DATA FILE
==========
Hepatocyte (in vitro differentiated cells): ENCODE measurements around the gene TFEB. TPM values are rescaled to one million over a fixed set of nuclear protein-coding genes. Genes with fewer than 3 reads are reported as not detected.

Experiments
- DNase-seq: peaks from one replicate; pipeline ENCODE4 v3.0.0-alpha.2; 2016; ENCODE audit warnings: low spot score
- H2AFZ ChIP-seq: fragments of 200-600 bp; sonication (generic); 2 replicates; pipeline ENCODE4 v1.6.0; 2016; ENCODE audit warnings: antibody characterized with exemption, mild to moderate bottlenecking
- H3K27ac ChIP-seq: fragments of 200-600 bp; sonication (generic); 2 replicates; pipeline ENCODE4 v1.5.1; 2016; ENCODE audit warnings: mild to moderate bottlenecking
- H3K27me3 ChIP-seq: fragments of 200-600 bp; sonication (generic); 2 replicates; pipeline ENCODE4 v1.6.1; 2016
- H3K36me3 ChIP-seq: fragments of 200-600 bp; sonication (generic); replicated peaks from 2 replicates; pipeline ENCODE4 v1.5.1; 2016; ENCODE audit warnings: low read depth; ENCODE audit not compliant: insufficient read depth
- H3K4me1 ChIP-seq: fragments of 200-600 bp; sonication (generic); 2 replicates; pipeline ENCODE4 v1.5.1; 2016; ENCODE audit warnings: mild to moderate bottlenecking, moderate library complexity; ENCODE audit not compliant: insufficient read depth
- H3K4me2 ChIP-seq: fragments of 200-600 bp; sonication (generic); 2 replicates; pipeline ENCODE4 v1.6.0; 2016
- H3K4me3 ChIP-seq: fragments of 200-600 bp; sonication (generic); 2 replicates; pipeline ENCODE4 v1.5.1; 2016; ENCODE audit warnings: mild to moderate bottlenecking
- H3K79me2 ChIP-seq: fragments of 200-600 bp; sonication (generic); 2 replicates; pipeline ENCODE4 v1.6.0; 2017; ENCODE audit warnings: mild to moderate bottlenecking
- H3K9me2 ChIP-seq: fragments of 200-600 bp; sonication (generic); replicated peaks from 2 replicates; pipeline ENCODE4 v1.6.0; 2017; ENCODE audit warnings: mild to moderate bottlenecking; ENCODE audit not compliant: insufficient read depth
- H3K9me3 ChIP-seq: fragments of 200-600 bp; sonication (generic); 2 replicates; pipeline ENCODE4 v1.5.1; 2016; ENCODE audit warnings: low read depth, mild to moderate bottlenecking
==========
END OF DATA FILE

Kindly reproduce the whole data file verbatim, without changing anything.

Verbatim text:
Hepatocyte (in vitro differentiated cells): ENCODE measurements around the gene TFEB. TPM values are rescaled to one million over a fixed set of nuclear protein-coding genes. Genes with fewer than 3 reads are reported as not detected.

Experiments
- DNase-seq: peaks from one replicate; pipeline ENCODE4 v3.0.0-alpha.2; 2016; ENCODE audit warnings: low spot score
- H2AFZ ChIP-seq: fragments of 200-600 bp; sonication (generic); 2 replicates; pipeline ENCODE4 v1.6.0; 2016; ENCODE audit warnings: antibody characterized with exemption, mild to moderate bottlenecking
- H3K27ac ChIP-seq: fragments of 200-600 bp; sonication (generic); 2 replicates; pipeline ENCODE4 v1.5.1; 2016; ENCODE audit warnings: mild to moderate bottlenecking
- H3K27me3 ChIP-seq: fragments of 200-600 bp; sonication (generic); 2 replicates; pipeline ENCODE4 v1.6.1; 2016
- H3K36me3 ChIP-seq: fragments of 200-600 bp; sonication (generic); replicated peaks from 2 replicates; pipeline ENCODE4 v1.5.1; 2016; ENCODE audit warnings: low read depth; ENCODE audit not compliant: insufficient read depth
- H3K4me1 ChIP-seq: fragments of 200-600 bp; sonication (generic); 2 replicates; pipeline ENCODE4 v1.5.1; 2016; ENCODE audit warnings: mild to moderate bottlenecking, moderate library complexity; ENCODE audit not compliant: insufficient read depth
- H3K4me2 ChIP-seq: fragments of 200-600 bp; sonication (generic); 2 replicates; pipeline ENCODE4 v1.6.0; 2016
- H3K4me3 ChIP-seq: fragments of 200-600 bp; sonication (generic); 2 replicates; pipeline ENCODE4 v1.5.1; 2016; ENCODE audit warnings: mild to moderate bottlenecking
- H3K79me2 ChIP-seq: fragments of 200-600 bp; sonication (generic); 2 replicates; pipeline ENCODE4 v1.6.0; 2017; ENCODE audit warnings: mild to moderate bottlenecking
- H3K9me2 ChIP-seq: fragments of 200-600 bp; sonication (generic); replicated peaks from 2 replicates; pipeline ENCODE4 v1.6.0; 2017; ENCODE audit warnings: mild to moderate bottlenecking; ENCODE audit not compliant: insufficient read depth
- H3K9me3 ChIP-seq: fragments of 200-600 bp; sonication (generic); 2 replicates; pipeline ENCODE4 v1.5.1; 2016; ENCODE audit warnings: low read depth, mild to moderate bottlenecking